One of the most poignant moments of the English Revolution came in the autumn of 1649 when, without fuss or protest, the English regalia was destroyed. Among these extraordinary objects, assembled over half a millennium, were the two sovereign’s crowns: ‘St Edward’s’ crown, placed on the royal head in the act of coronation, and the priceless Tudor state crown worn by the king on all other formal occasions.

In the hands of the commissioners of the Republic, the stones were broken from their settings and sold to the highest bidder, and the ancient gold was crumpled into the melting points of the Mint. It would re-emerge as coinage, soon to be jangling in the pockets of the soldiers of the New Model Army.

The extent of this destruction part of an attempt to annihilate the very notion of monarchy meant that, come the Restor-ation of 1660, Charles II was faced with an empty jewel house. As a consequence, an entirely new collection of regalia was required for his Coronation a collection that forms the core of the Crown Jewels still at the Tower of London today and last used in full for the Coronation of Elizabeth II in 1953.

Central to this attempt, unique in English history, to create a completely new collection of regalia, was Sir Edward Walker, the senior herald of the College of Arms. A long-standing figure of the early Stuart Court, Walker had served Charles II in exile in the 1650s, irritating everyone with his pedantry, prickliness and penchant for protocol. As Edward Hyde, later Earl of Clarendon, wrote to a colleague: ‘Why should you wonder that a herald who is naturally made up of embroidery, should adorn his own services?’

Although Walker’s talents were lost on an outcast Court, he came into his own with the Restoration. A Coronation committee, convened in September 1660, was attended by the 30-year-old Charles II himself. The choice was clear: the new king could either re-create what had been lost, or he could take the opportunity to modernise the Coronation and revise the range of antiquated insignia used to invest a king. His decision was clear and complete: ‘the old records and formularies’ were to be examined and a Coronation was to be composed that was a perfect re-creation of those of the past.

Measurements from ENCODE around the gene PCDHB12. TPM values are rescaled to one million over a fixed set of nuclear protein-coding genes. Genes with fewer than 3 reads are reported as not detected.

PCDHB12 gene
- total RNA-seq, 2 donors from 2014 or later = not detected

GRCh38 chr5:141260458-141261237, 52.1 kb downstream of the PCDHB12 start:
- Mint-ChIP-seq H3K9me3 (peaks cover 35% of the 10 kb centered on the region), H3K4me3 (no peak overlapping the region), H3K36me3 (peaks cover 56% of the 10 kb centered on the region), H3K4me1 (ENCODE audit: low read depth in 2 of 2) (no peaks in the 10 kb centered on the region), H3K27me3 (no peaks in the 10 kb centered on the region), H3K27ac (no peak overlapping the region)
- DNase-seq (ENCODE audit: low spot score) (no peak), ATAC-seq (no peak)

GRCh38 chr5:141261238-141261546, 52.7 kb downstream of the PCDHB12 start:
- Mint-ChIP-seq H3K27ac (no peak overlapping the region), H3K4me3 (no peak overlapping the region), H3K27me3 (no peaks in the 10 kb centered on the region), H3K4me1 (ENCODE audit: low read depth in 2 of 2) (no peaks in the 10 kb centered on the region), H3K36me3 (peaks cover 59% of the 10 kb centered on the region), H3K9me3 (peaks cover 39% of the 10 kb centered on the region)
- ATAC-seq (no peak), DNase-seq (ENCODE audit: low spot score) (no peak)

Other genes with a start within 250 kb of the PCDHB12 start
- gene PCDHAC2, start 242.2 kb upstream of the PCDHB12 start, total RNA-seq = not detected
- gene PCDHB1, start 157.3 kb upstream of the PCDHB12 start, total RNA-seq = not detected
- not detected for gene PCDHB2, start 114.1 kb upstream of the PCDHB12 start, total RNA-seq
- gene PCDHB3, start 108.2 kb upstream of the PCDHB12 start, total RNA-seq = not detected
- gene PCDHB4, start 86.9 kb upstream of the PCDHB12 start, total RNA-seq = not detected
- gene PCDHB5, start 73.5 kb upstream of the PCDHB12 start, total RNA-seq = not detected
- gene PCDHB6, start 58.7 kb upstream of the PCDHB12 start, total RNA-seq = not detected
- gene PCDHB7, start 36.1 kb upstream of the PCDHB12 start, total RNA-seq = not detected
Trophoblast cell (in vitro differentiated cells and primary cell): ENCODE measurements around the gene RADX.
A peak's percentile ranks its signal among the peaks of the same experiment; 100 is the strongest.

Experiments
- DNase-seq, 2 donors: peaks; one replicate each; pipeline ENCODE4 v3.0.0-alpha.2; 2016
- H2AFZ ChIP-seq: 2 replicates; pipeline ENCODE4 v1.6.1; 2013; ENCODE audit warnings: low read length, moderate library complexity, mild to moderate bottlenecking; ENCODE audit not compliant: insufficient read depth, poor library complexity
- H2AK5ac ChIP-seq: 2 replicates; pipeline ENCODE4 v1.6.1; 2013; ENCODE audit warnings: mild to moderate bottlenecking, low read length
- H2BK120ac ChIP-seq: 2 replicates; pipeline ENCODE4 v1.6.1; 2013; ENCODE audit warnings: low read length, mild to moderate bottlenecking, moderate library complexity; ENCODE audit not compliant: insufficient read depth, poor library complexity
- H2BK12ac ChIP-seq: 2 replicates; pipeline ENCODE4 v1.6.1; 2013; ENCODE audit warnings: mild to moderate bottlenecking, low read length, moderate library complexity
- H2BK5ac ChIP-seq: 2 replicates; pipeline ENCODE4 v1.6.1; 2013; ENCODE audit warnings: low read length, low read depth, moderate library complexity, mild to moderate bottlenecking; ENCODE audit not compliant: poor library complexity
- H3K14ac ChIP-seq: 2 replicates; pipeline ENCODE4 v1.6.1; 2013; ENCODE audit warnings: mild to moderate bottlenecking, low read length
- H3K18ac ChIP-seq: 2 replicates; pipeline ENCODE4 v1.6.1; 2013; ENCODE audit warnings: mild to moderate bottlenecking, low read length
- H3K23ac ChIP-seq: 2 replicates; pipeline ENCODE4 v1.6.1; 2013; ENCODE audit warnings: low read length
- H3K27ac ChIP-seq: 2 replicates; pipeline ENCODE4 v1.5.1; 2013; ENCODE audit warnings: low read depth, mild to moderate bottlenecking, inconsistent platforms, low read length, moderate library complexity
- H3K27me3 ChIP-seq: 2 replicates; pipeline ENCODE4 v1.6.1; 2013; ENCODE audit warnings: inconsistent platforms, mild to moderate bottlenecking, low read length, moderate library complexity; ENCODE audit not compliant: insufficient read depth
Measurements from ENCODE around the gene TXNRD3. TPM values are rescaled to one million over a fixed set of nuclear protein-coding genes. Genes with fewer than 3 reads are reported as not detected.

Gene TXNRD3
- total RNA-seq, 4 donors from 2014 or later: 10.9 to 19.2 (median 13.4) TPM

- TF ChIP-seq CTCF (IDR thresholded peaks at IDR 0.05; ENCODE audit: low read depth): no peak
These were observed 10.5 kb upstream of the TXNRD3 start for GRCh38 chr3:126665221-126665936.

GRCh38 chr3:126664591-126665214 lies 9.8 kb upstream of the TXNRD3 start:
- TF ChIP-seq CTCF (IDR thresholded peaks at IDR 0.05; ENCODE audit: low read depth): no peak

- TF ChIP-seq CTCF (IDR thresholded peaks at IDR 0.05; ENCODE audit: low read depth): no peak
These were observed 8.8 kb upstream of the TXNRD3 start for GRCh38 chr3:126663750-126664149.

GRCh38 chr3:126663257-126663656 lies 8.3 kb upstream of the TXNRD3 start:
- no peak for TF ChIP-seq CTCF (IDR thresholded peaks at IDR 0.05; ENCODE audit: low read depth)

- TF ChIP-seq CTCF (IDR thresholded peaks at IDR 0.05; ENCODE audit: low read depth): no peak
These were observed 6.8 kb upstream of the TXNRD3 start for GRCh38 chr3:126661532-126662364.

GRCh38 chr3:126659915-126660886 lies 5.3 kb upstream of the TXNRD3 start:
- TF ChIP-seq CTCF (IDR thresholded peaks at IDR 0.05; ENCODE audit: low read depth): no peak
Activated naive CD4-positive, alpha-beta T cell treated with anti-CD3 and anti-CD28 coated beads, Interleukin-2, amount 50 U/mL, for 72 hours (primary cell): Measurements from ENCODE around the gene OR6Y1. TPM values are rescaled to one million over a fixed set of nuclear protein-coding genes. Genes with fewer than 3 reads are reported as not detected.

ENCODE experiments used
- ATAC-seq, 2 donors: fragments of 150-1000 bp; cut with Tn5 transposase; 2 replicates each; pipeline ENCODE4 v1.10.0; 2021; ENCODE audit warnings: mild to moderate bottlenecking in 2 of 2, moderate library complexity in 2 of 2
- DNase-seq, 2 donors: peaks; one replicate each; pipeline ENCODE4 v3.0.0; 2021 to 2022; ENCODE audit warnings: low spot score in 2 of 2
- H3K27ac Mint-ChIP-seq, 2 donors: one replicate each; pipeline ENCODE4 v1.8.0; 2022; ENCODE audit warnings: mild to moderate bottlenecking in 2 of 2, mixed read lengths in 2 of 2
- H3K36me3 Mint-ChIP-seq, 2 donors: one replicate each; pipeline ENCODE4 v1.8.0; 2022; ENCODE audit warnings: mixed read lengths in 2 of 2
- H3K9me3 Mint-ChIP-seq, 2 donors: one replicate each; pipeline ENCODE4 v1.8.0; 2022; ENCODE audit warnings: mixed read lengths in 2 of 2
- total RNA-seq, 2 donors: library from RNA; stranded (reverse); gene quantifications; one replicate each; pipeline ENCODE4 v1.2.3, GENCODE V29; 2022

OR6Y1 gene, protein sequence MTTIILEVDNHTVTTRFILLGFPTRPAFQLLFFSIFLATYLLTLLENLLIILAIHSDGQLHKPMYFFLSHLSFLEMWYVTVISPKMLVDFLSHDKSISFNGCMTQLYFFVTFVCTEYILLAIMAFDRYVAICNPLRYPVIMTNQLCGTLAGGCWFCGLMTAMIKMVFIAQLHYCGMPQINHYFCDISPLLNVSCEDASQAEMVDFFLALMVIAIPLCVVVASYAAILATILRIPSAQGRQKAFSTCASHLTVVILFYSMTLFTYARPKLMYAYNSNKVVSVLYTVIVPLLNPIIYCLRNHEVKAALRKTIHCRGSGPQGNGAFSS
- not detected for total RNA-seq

Walker followed his master’s orders to the letter when he presented his proposals for the new regalia to the committee. As there had been two crowns before 1649, he recommended that there should again be two, ‘one named St Edwards Crowne, & the other an Imperiall Crowne’. In addition to these, Walker listed six further essential elements of regalia: the orb, sceptres, swords, spurs, ring and bracelets-each of which was to be found among the lists of pieces destroyed in 1649.

The commission for making the new regalia was awarded to the powerful city financier Robert Vyner. Although nominally a goldsmith, Vyner was no craftsman, and the pieces were farmed out to workshops across London, whose identities sadly remain unknown. The single bill that Vyner submitted for the 11 principal pieces of regalia was more than £13,000-enough to buy three new fully fitted warships.

The objects supplied for the 1661 Coronation are a fascinating fusion of old and new. For the most part, they were designed to resemble medieval objects and follow the form of those lost in 1649. The new St Edward’s Crown was based on its medieval predecessor in both form and name. The Coronation Chalice was not a spare Elizabethan Communion cup, but in the medieval Gothic tradition, and the Spurs of 1660 had simple medieval spikes rather than the projecting wheels that had been the fashion for centuries. However much the collection made in 1660-61 harked back to the Middle Ages in spirit, the goldsmiths and jewellers who created them also showed off the best of their skills in contemporary design.

The enamelling, for instance, is exquisite and very much of the moment: white enamel forming delicate acanthus-leaf settings for the jewels on the principal pieces, and vibrant greens and reds the emblems of the kingdoms on the Sovereign’s Armills.

When Coronation day, April 23, 1661, came, the king must have presented a remarkable figure-a dazzling blend of old and new. The Coronation ornaments were, at a glance, ancient: made of solid gold and archaic in form, but, on closer inspection, adorned with gorgeous modern settings. Edward I’s Coronation chair was set out in the Abbey, but comfortably spruced up with a gold cushion and gilt footstool. The king’s own clothes were of the first fashion, the finest his Parisian tailors could supply, but on his feet, he wore the prick spurs of a Crusader.

The day of the Coronation was a blur in the memories of most who witnessed it. The bleak, wet weather of the previous week had miraculously abated long enough for the king to be crowned in glorious sunshine, before returning with a spectacular thunderclap and bolt of lightning as he passed out of Westminster Hall. After the rituals, the revels continued well into the night, and many must have felt as Samuel Pepys did when, waking in a pool of his own vomit, he mused that there was little point in ever reopening his eyes, ‘being sure never to see the like again in this world’.

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